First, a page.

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Thalidomide Birth Defects Pictures

Thalidomide Birth Defects Pictures

Born Without Arms or Legs: The Secret Legacy of Thalidomide

Her Story, Our Story: In this co-authored piece about sedatives during the Baby Boom, Eileen Cronin and Leslie Mink share personal stories about thalidomide. Michele Botwin Raphael contributed her writing, editing and content curation.

One of the horrific and still negligently under-reported legacies of the Baby Boom era was the widespread use of thalidomide by pregnant women, which led to countless, yet still vastly undocumented, cases of children born in the United States and abroad with severe deformities, including the lack of limbs, hands, fingers and toes.

The drug, developed by The Grunenthal Group in Germany and distributed out of Cincinnati, was touted as the “first safe sleeping pill” for pregnant women and, reportedly, approximately 2.5 million tablets were given to at least 20,000 patients in the U.S.. Yet, shockingly, the number of reported cases of affected infants — now adults — in the U.S. remains as low as 17. I am one of them. Leslie Mink is another.

We want to call on the media for deeper coverage of the truth about thalidomide and its U.S. victims, along with a meaningful gesture of apology — and ideally compensation — from Grunenthal, the company responsible for developing and mass marketing the drug that has had such devastating effects on the lives of so many — reported or not.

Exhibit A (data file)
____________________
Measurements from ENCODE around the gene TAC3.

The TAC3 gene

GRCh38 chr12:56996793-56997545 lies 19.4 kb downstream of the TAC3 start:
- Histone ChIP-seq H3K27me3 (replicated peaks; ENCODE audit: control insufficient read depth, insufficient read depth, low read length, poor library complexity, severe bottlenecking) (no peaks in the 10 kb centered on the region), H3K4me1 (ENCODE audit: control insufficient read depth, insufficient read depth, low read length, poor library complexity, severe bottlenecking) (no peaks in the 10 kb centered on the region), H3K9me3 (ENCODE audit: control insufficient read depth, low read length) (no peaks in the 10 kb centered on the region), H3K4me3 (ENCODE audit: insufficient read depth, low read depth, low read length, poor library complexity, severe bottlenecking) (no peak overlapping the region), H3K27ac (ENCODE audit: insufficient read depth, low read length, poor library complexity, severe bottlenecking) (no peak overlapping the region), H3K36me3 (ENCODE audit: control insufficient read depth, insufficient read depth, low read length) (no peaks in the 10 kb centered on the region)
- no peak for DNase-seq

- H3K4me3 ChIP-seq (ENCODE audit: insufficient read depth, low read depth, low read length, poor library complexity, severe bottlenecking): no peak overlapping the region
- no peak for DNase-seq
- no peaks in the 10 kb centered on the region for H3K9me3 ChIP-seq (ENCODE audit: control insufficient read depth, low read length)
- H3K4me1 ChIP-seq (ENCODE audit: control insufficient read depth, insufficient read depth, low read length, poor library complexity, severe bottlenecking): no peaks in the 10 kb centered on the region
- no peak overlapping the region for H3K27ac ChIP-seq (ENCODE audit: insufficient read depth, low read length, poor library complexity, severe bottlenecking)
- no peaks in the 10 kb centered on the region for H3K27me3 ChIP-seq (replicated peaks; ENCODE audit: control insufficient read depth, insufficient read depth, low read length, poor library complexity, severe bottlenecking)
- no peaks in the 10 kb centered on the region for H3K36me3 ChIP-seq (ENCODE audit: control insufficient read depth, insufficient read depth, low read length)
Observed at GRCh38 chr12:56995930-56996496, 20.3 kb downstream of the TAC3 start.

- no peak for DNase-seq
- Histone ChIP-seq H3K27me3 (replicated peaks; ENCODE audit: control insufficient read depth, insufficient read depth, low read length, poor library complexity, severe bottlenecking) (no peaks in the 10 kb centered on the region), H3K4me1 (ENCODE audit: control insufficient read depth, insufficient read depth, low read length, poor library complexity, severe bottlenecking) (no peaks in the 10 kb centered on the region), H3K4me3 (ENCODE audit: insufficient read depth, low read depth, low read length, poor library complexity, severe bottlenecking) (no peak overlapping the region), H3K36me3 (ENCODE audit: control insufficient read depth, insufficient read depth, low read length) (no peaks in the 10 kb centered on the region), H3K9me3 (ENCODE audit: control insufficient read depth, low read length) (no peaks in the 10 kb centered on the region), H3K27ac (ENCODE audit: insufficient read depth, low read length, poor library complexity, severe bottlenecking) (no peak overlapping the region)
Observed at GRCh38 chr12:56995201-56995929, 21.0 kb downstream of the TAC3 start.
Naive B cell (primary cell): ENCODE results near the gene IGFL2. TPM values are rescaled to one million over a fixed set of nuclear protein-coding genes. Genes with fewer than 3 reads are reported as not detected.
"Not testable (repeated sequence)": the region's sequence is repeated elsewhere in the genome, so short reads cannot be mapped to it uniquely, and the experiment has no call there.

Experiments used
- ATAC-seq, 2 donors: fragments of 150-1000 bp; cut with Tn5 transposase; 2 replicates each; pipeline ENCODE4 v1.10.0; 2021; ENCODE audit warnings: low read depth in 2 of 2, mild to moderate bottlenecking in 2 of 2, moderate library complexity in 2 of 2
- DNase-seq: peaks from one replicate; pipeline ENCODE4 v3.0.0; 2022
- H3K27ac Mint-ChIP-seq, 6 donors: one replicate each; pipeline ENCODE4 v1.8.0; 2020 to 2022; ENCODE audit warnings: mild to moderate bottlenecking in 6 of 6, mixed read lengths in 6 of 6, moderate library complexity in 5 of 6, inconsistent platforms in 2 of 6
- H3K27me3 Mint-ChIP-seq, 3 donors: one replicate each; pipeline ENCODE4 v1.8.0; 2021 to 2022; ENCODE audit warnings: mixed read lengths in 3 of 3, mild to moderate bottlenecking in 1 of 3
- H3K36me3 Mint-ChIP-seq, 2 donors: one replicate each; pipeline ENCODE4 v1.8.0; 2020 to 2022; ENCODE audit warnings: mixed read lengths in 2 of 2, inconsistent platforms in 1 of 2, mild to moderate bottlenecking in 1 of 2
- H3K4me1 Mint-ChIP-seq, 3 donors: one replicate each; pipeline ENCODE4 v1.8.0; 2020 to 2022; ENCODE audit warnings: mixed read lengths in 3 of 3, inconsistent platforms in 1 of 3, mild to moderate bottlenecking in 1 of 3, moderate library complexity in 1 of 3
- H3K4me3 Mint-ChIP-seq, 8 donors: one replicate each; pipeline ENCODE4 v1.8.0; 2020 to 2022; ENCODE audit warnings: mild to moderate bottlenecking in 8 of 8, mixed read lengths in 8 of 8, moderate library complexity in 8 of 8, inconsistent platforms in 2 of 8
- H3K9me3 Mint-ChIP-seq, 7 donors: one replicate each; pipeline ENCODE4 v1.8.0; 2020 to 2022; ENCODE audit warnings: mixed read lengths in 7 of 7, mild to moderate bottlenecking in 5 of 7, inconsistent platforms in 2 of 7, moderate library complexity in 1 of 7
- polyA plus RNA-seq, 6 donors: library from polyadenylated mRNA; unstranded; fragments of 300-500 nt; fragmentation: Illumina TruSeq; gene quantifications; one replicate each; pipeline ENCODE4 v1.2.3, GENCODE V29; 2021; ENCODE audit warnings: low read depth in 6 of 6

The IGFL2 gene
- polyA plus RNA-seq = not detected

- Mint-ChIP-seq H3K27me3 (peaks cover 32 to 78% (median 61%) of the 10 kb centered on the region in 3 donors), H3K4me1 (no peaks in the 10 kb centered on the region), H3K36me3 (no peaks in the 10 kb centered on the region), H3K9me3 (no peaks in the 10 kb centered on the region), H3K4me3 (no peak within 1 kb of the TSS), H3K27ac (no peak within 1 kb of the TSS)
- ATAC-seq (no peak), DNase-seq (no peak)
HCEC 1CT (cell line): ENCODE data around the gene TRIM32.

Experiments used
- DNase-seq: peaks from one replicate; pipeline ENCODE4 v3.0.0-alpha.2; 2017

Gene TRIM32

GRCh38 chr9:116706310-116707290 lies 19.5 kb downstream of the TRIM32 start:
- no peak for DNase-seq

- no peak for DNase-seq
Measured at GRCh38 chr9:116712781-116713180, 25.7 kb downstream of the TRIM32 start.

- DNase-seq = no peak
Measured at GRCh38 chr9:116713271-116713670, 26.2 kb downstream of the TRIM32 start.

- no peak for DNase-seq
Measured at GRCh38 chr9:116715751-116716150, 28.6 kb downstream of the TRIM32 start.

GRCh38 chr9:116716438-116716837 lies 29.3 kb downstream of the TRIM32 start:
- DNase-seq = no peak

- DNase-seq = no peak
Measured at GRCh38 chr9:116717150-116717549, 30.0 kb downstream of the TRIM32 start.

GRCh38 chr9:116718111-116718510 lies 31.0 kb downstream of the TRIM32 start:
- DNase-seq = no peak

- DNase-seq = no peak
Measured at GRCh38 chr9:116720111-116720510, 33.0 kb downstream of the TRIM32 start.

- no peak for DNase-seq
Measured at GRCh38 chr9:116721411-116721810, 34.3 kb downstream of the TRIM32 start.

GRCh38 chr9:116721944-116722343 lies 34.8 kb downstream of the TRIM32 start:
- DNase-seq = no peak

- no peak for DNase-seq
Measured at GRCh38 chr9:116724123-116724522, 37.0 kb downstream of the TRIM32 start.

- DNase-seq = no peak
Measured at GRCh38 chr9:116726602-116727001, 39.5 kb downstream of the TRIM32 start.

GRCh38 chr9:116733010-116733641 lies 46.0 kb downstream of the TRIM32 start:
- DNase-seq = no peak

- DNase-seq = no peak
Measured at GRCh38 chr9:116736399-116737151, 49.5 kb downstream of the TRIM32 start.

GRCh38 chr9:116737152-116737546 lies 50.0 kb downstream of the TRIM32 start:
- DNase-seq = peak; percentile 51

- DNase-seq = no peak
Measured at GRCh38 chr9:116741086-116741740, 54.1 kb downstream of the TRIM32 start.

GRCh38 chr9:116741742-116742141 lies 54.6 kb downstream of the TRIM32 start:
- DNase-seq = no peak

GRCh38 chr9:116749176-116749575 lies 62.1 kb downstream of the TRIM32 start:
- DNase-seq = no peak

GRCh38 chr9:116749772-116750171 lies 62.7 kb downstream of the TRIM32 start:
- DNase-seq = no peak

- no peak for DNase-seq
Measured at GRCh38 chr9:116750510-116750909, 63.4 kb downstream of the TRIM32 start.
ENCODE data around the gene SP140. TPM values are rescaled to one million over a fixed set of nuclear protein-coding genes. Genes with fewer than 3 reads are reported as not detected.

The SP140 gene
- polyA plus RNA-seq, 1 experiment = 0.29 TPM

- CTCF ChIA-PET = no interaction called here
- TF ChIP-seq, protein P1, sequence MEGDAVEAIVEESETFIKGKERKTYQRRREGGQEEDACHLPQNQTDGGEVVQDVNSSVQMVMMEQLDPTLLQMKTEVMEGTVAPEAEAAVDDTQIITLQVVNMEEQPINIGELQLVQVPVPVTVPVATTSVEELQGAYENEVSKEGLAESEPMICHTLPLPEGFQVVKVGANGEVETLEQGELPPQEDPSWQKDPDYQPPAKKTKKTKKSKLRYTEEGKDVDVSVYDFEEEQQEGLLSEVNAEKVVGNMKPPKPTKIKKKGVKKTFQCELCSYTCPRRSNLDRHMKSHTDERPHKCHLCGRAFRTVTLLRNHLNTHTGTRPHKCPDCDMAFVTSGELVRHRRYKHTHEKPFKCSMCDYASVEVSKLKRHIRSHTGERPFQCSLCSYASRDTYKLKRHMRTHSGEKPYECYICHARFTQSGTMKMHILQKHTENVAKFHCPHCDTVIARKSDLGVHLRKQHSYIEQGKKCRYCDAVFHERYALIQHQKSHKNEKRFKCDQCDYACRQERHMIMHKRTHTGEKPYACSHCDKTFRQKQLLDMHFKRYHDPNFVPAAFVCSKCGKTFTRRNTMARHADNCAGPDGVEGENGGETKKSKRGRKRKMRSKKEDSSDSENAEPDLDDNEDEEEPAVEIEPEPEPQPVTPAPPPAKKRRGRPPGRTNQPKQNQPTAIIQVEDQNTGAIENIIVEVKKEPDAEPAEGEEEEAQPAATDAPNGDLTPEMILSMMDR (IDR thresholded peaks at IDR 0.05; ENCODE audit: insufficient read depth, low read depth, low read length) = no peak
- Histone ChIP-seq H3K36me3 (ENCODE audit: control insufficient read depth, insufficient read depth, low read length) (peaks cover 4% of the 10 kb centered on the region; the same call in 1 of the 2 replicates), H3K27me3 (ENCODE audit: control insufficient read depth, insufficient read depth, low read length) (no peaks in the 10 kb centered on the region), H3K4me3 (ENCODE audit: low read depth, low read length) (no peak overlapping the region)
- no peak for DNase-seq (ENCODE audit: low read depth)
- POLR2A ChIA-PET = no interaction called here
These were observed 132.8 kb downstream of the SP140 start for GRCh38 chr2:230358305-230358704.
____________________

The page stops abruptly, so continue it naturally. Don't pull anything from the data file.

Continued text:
How it happened

THALIDOMIDE was first marketed to people as a sedative, or sleeping pill, in 1957 in West Germany, then under the name Contergan.

It started to be prescribed to pregnant women when it was found to help nausea and morning sickness.

Only later was the drug found to seriously harm the development of unborn babies and cause major birth defects, especially if it was taken in the first eight weeks of pregnancy.

The drug led to the arms and legs of babies being very short or imperfectly formed. Other side effects included deformed eyes, ears and hearts.

In the late 1950s and early 1960s, 10,000 children were born with thalidomide-related disabilities worldwide. Around 40 per cent died at birth or very shortly after.

The drug was withdrawn in 1961 before the UK government issued a warning in May 1962.

Thalidomide syndrome symptoms

When an individual is born with phocomelia due to drugs or pharmaceuticals, it is known as thalidomide syndrome. The symptoms of thalidomide syndrome are defined by absent or shortened limbs; causing flipper hands and feet. According to Anthony J Perri III, and Sylvia Hsu they can additionally receive:

  • Palsy disorder of the face
  • Ear and eye abnormalities; resulting in limited/complete loss of hearing or sight
  • Gastrointestinal and genitourinary tract disorders
  • Ingrown genitalia
  • Undeveloped/missing lungs
  • Distorted digestive tract, heart, kidney
  • disorders to the limbs

Successful cases

Compensation for victims of medication side effects isn’t automatic. The law usually requires the affected person to prove their injuries were the fault of the manufacturer or distributor. Then they commonly use the legal argument of negligence on the company’s part.

Can any financial amount ever truly compensate for what thalidomide victims had to go through? Luciana Christante/Flickr, CC BY

To prove fault, the person may argue she suffered injury because a company didn’t adequately test the product before its release, didn’t provide warnings, or didn’t immediately withdraw a product once aware of its side effects.

Australian woman Lyn Rowe, who was born without arms and legs after her mother took thalidomide during pregnancy in the 1960s, used these arguments in a recently successful claim.

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